6. As an experienced Paddl Games Challenger, how important is it to get involved and gather experiences outside of academics and work? Would you have done anything differently?

100%. I reckon it's arguably even more important than academic study/work. No textbook can ever replace real industry experience and these events Paddl offers is a good taste of the industry. If you are hesitating to start something just because you aren’t an expert yet, then that’s the perfect time to get out there and try Paddl games or an internship. Not thinking you are good enough is the biggest mental block I experienced when I was younger, and if I knew what I do now I would have told myself to start participating a lot sooner.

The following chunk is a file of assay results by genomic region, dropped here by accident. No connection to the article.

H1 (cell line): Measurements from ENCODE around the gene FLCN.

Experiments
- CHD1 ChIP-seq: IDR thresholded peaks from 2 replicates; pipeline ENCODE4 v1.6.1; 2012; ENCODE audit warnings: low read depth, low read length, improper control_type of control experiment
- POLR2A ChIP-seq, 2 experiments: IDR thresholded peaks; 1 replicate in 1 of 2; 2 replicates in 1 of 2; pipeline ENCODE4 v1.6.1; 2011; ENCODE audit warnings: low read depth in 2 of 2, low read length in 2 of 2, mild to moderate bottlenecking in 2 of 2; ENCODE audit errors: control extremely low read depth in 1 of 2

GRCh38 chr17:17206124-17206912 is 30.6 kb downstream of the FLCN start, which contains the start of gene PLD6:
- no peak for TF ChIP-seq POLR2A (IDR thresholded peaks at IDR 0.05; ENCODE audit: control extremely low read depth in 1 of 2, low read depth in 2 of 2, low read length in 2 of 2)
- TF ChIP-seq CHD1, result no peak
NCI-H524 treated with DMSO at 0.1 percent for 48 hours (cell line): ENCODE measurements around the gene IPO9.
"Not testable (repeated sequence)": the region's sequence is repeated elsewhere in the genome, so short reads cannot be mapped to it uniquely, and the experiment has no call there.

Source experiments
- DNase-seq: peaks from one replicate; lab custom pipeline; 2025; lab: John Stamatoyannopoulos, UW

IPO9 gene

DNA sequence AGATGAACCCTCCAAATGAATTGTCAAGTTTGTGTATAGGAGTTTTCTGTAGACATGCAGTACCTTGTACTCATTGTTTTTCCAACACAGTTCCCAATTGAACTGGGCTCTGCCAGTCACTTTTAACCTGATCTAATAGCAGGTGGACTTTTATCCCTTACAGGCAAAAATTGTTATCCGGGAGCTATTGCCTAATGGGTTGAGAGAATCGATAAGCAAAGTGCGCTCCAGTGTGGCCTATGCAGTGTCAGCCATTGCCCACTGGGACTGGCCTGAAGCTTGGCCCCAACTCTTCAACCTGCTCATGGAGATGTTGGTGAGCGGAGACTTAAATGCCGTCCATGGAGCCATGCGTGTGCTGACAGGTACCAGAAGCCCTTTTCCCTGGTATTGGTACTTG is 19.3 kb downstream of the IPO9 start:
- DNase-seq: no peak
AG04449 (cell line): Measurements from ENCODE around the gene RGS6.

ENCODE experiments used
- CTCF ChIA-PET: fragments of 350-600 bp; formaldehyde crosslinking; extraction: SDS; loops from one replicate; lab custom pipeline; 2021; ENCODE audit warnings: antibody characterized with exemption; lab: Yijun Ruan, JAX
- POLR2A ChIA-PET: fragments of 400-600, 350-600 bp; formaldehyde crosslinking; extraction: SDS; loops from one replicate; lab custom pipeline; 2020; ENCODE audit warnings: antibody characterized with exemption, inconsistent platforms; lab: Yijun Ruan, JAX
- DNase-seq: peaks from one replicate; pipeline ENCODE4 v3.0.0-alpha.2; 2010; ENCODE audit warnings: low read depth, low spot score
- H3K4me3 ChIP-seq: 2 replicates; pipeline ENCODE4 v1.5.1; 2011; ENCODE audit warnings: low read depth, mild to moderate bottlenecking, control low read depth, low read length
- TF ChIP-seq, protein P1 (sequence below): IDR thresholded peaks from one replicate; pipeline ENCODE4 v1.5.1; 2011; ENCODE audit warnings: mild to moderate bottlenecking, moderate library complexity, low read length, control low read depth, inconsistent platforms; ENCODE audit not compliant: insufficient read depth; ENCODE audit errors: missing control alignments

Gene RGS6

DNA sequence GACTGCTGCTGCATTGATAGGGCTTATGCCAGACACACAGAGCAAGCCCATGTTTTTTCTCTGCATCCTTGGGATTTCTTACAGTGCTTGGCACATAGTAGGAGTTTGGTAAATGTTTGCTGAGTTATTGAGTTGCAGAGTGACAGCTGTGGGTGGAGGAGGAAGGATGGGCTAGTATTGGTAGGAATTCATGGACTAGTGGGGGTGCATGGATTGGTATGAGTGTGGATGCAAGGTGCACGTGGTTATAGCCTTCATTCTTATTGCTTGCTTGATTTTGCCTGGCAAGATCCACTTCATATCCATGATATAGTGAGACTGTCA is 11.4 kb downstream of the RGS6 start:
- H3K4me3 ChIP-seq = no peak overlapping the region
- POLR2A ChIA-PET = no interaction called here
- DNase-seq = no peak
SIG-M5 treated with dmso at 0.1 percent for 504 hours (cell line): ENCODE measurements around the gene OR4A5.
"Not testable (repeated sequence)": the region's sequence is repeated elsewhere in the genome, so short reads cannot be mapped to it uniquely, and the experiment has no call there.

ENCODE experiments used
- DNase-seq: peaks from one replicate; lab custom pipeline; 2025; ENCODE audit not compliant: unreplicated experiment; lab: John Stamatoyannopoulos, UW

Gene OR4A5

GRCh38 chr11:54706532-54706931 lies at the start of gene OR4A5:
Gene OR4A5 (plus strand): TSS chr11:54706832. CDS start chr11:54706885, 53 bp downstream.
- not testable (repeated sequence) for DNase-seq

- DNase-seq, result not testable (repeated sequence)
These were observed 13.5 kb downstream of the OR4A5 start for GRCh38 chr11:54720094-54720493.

7. What advice do you have for other Paddl users or non Paddl users looking to navigate their professional journey?

I commend whoever reads this because they are already ahead of the competition - seeking out information. I think being outgoing and willing to go that extra mile is very attractive to employers. In addition, someone told me this, and I often refer back to it: Don’t focus too hard on what you are going to do or what you are going to be, and start asking Why do you do what you do and the rest will follow.